So a politician from the BJP would have his/her eyes on marginal values of votes. Do you get to increase your voteshare by pleasing people who are anyway constrained to not vote for others, or people may possibly swing to your side with freebies? These involve complicated calculations/risky speculations; politics is a very difficult job that needs a lot of talent and luck.
Even these are only the factors related to the political process. There are actions of the judiciary etc. that the Government cannot do much about. Consider the Rohingyas settled in Jammu (not in Kashmir as Al Jazeera claims: the Kashmiri separatists insisted on settling the Rohingyas in Jammu but not in their state). The BJP Government actually pushed to deport them, only to be stayed by the Supreme court (remember Trump’s travel ban overturned by US courts?) It was the Supreme Court which invited itself into the battle over Diwali and banned fire cracker sale in Delhi just a few days before the 2017 Diwali, pushing a lot of cracker making families into poverty. It was the Supreme court which banned Jallikkattu.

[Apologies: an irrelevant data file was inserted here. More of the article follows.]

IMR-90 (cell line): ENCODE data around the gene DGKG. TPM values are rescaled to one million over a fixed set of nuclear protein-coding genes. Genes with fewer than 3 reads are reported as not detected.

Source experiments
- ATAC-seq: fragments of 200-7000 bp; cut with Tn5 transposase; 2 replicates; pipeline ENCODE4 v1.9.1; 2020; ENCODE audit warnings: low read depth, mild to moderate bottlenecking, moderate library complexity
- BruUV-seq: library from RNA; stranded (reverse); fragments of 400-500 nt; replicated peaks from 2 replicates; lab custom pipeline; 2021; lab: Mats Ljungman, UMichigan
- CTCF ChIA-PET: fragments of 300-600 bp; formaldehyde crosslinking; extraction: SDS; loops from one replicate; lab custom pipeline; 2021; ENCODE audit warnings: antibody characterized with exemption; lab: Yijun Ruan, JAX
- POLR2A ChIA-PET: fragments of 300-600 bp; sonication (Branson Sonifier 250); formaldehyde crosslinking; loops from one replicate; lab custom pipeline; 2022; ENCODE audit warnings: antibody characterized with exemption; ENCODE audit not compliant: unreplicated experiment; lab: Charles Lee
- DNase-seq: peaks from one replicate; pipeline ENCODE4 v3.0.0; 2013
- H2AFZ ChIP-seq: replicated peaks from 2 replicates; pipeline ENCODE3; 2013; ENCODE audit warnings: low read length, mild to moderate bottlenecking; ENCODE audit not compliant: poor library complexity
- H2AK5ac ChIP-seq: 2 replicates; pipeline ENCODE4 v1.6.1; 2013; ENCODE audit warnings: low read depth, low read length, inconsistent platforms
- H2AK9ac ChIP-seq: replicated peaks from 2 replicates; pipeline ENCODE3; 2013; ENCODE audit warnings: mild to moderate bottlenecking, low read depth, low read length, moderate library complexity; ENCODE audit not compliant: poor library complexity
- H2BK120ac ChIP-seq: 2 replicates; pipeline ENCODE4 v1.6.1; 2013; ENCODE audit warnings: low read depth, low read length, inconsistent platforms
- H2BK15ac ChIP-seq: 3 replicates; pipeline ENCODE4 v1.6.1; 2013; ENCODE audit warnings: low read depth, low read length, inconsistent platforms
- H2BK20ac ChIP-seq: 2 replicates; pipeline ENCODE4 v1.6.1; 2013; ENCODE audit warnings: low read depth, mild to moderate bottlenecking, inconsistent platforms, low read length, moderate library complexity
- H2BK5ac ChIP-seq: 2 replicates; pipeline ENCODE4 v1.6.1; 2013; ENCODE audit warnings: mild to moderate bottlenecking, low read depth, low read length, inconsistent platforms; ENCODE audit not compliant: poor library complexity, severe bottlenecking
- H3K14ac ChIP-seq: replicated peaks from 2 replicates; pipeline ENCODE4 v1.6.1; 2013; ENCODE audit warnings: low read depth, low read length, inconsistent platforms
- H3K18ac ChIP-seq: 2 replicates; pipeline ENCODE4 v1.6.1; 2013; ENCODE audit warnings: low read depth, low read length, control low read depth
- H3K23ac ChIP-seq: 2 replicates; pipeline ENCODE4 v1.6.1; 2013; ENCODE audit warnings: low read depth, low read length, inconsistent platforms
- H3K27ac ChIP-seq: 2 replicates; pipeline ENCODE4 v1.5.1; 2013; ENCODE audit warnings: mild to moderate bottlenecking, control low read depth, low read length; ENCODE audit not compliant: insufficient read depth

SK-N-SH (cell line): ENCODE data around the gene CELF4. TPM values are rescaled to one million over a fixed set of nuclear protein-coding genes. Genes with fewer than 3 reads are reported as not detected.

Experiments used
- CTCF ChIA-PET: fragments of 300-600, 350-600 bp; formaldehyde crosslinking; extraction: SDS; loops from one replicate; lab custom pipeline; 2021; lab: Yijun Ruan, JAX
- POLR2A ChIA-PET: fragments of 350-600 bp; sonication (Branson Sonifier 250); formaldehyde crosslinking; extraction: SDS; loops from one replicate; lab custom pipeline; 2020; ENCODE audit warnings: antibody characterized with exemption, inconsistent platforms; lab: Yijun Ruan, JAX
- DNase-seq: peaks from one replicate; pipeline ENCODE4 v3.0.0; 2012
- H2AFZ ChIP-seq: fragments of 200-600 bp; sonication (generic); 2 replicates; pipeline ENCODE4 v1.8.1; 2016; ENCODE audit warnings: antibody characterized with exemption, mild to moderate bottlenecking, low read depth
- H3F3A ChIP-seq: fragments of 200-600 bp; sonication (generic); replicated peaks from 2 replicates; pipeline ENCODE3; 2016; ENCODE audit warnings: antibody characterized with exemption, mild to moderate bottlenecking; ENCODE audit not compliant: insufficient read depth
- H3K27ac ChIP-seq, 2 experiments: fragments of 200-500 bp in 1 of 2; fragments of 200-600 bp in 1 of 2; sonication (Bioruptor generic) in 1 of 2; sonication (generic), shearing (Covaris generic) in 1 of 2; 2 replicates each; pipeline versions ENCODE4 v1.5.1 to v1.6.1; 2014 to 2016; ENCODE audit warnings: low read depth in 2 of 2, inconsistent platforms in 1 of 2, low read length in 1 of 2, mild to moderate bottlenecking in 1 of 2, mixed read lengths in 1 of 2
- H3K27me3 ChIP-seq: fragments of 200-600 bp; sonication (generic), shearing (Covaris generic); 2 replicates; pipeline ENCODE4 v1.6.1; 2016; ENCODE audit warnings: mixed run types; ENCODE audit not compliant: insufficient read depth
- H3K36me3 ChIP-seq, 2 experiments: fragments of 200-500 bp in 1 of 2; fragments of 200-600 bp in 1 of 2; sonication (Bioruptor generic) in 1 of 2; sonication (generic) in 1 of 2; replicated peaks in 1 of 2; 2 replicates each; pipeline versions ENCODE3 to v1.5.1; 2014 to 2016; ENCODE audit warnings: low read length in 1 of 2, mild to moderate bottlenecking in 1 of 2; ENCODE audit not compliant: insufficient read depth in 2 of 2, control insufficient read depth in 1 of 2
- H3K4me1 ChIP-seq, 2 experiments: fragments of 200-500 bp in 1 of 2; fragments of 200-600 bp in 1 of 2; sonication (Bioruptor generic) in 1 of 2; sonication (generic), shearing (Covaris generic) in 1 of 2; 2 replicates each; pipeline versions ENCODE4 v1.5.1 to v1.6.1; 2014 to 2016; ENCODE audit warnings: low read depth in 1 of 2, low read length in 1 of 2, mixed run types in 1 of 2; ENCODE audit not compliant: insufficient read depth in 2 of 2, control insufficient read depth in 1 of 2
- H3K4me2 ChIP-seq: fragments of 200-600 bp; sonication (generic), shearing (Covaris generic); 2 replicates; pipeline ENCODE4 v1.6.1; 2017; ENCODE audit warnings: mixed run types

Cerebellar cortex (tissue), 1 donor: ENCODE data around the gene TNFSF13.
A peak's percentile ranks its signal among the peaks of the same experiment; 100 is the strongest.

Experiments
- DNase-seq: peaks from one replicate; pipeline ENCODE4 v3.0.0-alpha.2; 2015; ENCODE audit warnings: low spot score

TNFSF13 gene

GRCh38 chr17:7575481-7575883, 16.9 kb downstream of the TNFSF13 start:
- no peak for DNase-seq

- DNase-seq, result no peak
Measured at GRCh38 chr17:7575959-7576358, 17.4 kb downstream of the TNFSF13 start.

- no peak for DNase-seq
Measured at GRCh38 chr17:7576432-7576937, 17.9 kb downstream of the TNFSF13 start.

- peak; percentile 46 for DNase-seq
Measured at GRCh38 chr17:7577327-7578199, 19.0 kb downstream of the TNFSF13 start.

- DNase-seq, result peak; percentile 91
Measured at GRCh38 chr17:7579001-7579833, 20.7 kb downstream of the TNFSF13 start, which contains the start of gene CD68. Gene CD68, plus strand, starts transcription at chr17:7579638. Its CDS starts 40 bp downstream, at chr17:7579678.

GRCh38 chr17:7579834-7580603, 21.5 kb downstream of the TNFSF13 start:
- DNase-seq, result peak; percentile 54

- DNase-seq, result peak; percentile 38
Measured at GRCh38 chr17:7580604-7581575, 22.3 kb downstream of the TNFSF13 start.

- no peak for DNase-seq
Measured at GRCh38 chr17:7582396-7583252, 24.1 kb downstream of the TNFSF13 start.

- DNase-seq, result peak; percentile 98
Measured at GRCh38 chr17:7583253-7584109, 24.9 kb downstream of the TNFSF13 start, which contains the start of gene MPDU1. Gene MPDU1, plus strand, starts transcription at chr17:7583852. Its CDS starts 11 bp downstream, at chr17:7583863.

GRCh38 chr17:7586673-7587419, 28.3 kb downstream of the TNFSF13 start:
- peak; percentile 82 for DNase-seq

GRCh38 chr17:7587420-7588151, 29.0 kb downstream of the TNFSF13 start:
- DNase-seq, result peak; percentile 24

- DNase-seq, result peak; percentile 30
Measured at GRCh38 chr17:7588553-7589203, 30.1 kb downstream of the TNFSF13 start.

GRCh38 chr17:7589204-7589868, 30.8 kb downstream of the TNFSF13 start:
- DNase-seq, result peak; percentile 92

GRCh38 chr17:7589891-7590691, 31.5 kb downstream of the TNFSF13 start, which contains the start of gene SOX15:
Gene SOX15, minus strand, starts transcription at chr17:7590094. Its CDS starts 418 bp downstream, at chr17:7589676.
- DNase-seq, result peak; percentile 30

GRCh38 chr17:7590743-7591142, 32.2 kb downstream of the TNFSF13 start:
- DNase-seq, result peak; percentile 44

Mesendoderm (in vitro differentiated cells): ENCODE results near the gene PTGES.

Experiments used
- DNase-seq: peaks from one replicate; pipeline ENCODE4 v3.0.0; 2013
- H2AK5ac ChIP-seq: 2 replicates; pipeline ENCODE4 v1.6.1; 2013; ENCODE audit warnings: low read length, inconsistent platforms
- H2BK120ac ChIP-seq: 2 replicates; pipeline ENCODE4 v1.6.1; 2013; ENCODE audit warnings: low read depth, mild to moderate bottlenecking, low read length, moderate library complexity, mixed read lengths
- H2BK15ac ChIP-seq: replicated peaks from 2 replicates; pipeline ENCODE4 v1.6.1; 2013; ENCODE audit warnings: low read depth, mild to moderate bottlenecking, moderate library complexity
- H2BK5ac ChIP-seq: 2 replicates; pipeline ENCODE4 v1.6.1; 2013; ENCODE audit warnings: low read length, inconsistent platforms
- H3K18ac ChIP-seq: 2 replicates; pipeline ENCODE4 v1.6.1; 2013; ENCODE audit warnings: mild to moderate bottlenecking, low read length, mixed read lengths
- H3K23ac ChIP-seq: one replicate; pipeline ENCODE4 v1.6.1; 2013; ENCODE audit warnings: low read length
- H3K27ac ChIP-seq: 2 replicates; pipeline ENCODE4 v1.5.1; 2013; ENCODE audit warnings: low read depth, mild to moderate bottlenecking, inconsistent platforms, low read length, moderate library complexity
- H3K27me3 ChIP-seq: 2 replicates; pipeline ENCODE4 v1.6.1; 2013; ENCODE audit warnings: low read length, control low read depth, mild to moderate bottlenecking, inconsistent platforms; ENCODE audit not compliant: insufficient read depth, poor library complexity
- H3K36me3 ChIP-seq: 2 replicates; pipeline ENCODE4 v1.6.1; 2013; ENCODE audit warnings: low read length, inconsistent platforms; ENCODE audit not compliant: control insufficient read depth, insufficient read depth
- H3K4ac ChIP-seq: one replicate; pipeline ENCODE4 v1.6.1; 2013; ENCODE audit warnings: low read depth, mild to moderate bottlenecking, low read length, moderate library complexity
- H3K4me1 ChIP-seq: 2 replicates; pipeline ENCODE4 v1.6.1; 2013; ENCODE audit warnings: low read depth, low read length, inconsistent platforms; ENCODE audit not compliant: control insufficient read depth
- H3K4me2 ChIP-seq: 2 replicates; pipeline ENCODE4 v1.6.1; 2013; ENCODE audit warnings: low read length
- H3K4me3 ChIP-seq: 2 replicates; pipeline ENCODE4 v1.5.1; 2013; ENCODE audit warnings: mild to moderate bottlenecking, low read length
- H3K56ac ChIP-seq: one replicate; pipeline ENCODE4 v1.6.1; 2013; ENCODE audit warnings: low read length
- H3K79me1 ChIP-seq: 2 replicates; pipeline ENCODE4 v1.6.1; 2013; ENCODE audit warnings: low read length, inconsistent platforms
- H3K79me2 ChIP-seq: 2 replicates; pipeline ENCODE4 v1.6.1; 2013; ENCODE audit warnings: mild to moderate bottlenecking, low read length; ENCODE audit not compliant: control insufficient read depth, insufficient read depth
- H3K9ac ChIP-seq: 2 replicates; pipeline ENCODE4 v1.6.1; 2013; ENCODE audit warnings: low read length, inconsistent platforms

More importantly, it was the Supreme Court (and not the Congress Government which brought it) which made the Right to Education act in India discriminatory, exempting minority-run educational institutions from it.
More generally, I am every democracy has “checks and balances” to ensure that democracy doesn’t go too far, and often the clever way of getting what you wish is not through the democratic process but by tweaking these checks and balances: as a tweet I saw from Razib’s twitter put it: